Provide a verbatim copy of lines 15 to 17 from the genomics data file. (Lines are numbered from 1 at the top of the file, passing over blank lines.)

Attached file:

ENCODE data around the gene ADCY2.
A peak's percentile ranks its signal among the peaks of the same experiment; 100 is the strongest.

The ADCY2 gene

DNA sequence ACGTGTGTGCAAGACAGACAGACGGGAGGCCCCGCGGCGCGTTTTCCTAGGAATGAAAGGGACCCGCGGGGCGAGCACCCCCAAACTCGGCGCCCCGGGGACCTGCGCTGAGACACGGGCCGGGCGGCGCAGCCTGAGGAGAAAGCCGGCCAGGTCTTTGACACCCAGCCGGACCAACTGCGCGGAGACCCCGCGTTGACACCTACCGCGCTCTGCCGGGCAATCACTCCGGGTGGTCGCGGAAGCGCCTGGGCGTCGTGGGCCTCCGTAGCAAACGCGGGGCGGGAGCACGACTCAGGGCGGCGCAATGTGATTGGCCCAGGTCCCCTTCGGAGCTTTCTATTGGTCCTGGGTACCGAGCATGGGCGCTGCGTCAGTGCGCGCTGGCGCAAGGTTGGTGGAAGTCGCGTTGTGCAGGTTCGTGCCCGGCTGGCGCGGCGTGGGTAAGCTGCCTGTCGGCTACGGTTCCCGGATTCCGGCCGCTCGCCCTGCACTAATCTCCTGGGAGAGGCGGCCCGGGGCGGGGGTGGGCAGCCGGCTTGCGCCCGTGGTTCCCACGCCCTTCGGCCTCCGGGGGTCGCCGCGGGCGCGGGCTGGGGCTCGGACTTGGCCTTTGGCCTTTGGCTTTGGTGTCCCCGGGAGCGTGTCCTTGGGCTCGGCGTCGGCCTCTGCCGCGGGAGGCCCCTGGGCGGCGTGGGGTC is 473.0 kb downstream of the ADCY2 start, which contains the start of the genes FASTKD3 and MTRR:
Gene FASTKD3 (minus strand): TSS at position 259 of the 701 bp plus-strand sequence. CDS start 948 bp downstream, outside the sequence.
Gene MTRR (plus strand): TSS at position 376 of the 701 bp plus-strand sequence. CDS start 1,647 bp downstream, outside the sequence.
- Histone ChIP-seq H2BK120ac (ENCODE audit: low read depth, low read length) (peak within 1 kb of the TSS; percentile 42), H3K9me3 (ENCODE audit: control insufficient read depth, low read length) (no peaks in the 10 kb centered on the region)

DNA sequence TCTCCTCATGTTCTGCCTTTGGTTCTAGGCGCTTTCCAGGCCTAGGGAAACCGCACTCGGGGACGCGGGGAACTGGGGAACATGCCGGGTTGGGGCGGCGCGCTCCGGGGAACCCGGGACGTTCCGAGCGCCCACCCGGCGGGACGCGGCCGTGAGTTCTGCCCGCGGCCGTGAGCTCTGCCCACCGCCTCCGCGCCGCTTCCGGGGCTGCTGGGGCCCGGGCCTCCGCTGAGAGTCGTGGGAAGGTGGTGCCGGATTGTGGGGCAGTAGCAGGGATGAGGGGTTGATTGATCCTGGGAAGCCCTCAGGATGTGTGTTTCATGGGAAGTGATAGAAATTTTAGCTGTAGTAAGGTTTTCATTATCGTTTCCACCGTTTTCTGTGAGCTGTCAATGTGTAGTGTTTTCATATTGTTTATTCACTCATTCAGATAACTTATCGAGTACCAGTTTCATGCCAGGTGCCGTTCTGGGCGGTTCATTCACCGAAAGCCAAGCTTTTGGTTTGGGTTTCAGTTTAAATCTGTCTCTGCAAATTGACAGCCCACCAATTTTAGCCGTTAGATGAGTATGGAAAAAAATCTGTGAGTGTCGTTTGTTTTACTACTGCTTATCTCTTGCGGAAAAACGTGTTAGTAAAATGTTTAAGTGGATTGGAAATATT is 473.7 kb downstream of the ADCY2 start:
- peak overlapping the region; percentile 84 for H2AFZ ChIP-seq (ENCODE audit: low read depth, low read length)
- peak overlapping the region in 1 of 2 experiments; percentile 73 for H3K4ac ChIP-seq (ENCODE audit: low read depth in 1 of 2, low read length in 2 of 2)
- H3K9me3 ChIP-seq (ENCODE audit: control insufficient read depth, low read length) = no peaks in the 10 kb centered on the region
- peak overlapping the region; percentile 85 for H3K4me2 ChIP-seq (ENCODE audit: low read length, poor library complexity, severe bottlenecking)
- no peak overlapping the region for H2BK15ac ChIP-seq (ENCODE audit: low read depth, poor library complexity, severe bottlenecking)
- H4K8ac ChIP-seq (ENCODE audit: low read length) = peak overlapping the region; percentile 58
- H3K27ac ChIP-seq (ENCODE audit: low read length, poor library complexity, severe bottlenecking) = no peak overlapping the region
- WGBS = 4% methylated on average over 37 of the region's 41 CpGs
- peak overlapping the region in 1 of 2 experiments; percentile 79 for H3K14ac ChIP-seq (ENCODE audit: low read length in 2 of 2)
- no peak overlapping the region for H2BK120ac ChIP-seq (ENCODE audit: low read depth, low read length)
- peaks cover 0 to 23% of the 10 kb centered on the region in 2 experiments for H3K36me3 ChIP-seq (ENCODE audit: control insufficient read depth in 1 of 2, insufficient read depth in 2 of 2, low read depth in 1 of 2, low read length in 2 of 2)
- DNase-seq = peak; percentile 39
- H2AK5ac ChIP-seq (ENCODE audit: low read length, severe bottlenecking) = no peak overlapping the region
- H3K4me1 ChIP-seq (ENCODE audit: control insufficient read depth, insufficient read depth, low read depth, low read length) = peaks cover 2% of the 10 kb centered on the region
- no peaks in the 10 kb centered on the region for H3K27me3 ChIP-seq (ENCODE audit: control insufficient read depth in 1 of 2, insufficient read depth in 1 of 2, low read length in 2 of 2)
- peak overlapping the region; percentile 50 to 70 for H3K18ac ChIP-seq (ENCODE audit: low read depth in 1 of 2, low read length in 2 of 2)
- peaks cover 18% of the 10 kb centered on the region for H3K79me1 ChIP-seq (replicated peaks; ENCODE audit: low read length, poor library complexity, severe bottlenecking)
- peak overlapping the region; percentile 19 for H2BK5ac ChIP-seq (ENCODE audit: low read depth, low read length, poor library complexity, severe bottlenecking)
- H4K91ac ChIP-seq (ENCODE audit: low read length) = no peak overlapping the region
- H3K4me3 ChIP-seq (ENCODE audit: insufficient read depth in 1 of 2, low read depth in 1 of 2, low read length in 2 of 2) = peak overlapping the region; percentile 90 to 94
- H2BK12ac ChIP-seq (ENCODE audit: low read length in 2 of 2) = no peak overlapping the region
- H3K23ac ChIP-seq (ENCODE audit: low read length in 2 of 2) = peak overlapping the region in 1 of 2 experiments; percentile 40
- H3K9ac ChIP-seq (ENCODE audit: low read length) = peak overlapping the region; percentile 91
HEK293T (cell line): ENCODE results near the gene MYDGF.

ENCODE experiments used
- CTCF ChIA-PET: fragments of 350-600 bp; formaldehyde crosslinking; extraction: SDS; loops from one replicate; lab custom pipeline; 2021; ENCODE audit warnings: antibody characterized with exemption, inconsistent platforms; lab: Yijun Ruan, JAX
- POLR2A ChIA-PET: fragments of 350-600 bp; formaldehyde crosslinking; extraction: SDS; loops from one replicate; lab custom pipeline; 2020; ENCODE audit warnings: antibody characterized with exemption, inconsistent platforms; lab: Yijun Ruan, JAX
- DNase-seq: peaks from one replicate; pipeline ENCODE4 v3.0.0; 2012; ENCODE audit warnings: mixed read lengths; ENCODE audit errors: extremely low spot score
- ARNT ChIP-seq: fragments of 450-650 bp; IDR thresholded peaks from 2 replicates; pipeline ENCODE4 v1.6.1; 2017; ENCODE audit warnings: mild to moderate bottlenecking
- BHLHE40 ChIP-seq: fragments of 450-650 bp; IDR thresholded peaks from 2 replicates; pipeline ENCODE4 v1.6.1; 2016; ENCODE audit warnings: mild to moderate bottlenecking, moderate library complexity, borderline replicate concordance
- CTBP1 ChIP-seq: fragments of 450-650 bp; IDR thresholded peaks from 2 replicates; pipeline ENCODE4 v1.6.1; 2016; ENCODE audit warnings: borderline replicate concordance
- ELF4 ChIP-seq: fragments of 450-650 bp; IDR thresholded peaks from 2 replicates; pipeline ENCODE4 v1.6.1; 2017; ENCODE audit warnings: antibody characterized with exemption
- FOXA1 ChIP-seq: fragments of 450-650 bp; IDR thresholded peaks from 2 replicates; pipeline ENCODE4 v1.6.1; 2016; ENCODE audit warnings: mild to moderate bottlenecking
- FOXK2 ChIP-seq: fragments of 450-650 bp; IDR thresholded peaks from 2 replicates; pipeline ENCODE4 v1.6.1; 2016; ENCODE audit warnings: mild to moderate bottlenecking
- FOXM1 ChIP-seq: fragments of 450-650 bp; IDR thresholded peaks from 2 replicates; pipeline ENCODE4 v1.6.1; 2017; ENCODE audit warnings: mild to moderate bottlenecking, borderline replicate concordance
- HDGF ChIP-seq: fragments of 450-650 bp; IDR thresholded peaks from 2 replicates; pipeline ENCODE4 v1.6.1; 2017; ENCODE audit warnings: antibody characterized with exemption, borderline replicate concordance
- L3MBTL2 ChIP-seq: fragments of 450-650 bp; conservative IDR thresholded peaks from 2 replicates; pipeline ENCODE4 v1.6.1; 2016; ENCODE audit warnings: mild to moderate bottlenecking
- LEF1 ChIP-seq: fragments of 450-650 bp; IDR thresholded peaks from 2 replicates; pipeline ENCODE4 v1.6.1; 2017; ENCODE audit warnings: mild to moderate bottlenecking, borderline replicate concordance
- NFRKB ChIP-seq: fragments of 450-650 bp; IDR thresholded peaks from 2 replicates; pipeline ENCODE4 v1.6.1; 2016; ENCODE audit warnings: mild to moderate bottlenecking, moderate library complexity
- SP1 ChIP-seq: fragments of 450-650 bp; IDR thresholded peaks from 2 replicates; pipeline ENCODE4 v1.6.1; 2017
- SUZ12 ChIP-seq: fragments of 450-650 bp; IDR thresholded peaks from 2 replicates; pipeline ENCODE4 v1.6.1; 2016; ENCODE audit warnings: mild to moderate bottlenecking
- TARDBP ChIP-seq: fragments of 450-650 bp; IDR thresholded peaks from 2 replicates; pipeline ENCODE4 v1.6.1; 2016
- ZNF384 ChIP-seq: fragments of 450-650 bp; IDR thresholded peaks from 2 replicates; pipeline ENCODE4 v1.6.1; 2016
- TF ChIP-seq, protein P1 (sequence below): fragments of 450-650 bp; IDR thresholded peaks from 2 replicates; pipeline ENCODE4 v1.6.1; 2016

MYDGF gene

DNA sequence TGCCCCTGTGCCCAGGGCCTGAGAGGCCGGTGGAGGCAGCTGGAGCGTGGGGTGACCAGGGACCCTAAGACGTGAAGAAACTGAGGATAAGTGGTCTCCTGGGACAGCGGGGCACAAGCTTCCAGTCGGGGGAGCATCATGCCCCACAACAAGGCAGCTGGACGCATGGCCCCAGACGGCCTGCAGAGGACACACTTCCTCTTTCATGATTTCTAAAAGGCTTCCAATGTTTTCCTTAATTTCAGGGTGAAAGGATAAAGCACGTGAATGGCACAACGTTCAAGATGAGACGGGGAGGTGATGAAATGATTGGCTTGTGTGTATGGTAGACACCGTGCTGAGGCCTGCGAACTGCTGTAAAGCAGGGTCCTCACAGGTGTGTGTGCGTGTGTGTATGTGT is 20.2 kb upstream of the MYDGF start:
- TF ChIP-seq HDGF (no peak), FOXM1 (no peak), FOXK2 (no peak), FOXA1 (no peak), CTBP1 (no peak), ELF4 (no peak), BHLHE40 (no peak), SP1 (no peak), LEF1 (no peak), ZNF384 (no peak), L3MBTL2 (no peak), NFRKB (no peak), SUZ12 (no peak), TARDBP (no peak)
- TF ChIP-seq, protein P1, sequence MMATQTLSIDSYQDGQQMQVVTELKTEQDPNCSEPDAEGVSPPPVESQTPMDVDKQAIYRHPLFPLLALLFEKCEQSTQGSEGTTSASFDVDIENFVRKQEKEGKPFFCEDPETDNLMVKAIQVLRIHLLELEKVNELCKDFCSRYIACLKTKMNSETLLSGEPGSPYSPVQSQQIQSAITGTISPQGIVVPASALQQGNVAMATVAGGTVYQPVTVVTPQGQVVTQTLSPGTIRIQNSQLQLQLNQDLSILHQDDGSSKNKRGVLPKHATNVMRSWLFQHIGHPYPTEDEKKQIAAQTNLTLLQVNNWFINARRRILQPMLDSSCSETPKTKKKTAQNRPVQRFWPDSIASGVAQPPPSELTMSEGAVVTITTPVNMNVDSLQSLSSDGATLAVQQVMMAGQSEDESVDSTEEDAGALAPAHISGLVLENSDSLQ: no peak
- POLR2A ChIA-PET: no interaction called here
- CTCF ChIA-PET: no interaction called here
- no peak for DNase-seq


- H3K27ac ChIP-seq (ENCODE audit: low read length, poor library complexity, severe bottlenecking) = no peak overlapping the region
- WGBS = 4% methylated on average over 37 of the region's 41 CpGs
- peak overlapping the region in 1 of 2 experiments; percentile 79 for H3K14ac ChIP-seq (ENCODE audit: low read length in 2 of 2)